Article submitted by K. Ruby Blume, The  Institute of Urban Homesteading, http:www.iuhoakland.com

California coastal winters, rain followed by periods of crisp sunshine, result in massive amounts of weeds in our gardens.  I spend days upon days weeding out what is unwanted and it seems there is always more.  Plants are opportunists of the best kind and their seeds will slip into small bits of dirt and widen cracks in sidewalks.  They find their way to distressed soil, where the more pampered horticultural plants would never think of settling.  They are tough survivors with strong constituents and tenacious roots.   They know how to do a lot with few resources.  The type and amount of weeds you find in your yard tell a story about your soil.   Making your soil better doesn’t necessarily cut down on the weeds–probably the opposite, but as your soil health improves the type of weeds that proliferate will also shift.  Plants that thrive in highly compacted, low fertility soils are different than what will grow in your well amended, extra-fertile garden beds.  Of course the dreaded Oxalis pes-carpe will grow anywhere.  

As an example:  In my hard-to-amend front strip, which is sticky, soggy clay in winter and hard-pan in the summer, plantain proliferates as it does nowhere else in my yard.  In my nicely amended vegetable beds I get fields of cress, purslane and scarlet pimpernel.  Whether your soil is clay or sand, boggy or dry is probably pretty obvious to you, but weeds can also indicate soil pH and nutrient levels.  
For a simple list of weeds as soil indicators see here: http://www.co.thurston.wa.us/tcweeds/weeds/fact-sheets/weeds%20as%20soil%20ind.pdf

For a more comprehensive chart which include indications of nutrient presence or dearth, look here: http://oregonbd.org/Class/weeds.htm.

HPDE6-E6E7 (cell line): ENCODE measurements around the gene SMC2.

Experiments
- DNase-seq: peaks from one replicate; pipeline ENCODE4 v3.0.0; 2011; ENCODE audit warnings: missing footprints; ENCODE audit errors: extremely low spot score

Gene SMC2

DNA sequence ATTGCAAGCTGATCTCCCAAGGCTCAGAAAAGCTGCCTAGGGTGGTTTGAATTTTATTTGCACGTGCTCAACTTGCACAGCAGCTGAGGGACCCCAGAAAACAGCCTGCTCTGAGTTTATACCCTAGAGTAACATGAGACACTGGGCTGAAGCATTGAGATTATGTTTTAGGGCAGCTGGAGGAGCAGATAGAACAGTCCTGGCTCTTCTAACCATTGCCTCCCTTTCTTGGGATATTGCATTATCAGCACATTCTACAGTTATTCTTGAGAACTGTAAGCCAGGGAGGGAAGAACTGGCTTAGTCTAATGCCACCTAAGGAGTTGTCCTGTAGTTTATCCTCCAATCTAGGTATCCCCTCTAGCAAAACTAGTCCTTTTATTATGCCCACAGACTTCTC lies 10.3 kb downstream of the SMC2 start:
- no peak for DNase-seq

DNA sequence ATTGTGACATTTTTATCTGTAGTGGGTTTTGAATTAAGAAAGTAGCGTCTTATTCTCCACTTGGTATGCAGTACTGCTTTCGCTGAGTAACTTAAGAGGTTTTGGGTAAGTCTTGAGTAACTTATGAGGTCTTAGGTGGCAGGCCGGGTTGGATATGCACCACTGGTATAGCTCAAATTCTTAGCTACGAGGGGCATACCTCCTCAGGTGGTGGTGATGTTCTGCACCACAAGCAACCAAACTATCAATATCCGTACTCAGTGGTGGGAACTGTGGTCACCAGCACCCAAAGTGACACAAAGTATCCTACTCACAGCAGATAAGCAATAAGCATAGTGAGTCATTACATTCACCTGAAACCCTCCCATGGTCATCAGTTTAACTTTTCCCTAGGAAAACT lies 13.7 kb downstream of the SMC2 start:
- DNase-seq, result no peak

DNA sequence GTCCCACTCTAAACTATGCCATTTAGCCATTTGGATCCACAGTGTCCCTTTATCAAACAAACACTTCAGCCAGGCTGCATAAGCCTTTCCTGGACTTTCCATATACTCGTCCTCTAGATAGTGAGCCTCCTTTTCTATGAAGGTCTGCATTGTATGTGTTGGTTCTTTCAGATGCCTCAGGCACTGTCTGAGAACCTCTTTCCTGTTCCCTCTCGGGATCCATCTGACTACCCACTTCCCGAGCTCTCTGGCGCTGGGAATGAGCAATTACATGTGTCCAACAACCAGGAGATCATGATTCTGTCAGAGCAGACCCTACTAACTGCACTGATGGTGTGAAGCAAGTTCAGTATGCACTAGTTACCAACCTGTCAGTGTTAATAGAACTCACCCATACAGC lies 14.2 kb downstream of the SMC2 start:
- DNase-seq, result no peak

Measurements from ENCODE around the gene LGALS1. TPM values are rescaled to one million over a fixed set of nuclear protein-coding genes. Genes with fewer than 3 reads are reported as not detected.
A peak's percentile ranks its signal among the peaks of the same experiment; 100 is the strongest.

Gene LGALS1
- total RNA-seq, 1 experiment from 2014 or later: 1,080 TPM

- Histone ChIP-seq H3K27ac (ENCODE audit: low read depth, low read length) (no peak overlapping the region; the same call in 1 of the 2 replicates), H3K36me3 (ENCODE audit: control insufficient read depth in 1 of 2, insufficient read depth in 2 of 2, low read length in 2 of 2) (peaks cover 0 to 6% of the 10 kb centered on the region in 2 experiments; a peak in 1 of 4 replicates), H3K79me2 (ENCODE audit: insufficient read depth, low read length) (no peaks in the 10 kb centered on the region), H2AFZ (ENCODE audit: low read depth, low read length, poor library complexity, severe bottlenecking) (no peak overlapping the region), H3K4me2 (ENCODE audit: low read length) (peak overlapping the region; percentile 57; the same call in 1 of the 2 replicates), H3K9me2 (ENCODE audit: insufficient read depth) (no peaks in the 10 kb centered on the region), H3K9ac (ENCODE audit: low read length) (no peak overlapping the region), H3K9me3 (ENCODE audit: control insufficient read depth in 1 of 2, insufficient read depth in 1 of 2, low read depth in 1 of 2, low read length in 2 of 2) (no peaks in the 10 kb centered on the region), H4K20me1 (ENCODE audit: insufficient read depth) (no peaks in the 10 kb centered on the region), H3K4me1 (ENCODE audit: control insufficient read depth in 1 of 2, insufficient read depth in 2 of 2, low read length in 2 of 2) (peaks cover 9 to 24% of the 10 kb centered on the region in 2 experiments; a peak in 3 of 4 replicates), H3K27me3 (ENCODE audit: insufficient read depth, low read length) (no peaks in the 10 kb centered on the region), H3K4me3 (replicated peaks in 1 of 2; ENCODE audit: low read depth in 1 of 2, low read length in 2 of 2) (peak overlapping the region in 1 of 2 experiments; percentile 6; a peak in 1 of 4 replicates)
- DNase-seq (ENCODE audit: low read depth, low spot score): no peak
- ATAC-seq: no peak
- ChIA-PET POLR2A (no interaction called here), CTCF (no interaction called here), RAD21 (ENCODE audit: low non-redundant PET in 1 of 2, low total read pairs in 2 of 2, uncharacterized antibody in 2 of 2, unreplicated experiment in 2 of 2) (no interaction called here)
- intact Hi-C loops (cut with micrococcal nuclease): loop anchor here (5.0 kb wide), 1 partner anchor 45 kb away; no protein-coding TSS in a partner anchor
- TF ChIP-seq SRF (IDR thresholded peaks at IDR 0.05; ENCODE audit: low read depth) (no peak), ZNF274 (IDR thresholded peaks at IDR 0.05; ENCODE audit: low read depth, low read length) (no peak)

For help identifying weeds, let one grow out a little and take it to a garden center or experienced gardener.  Don’t try to describe it (“you know it is green, with leaves”), bring the actual plant or a clear close up photo with you. If it is flowering, more the better.  Here is a nice little pdf with some good drawings of the most common Bay Area Weeds–I see all of these from time to time in my garden: http://www.greenbelt.org/downloads/resources/curriculum/chapter2.pdf

And by the way, when you weed try to pull the whole plant, including the root, as many weedy plants have tap roots that will simply spout new growth if left in the ground. 

Of course, not all weeds are bad and some traditional folks even see weeds as important companion plants, “guardians of the soil;” not just opportunists but filling important niches and offering soil reparation.    Check out chapter six, “Weeds as Mother Crops” of this longer article championing weeds: http://journeytoforever.org/farm_library/weeds/WeedsToC.html.  Besides assisting in re-greening distressed areas, where no other plants would, many plants we call weeds are useful, edible, medicinal or both. Here are a few you might want to consider keeping from time to time:

Edible:  Cress, Purslane, Dandelion, Plantain, Chickweed, Mallow.  Young leaves  can be great additions to spring salads.

Medicinal:  Mallow, Dandelion, Plaintain, Dock, Chickweed, Yarrow, mugwort, Cleavers (uses too lengthy to go into here)

The Institute of Ubrban Homesteading offers classes in gardening, urban animal husbandry, food preservation, brewcraft, herbal medicines, and more. Go to www.iuhoakland.com for information and class schedules.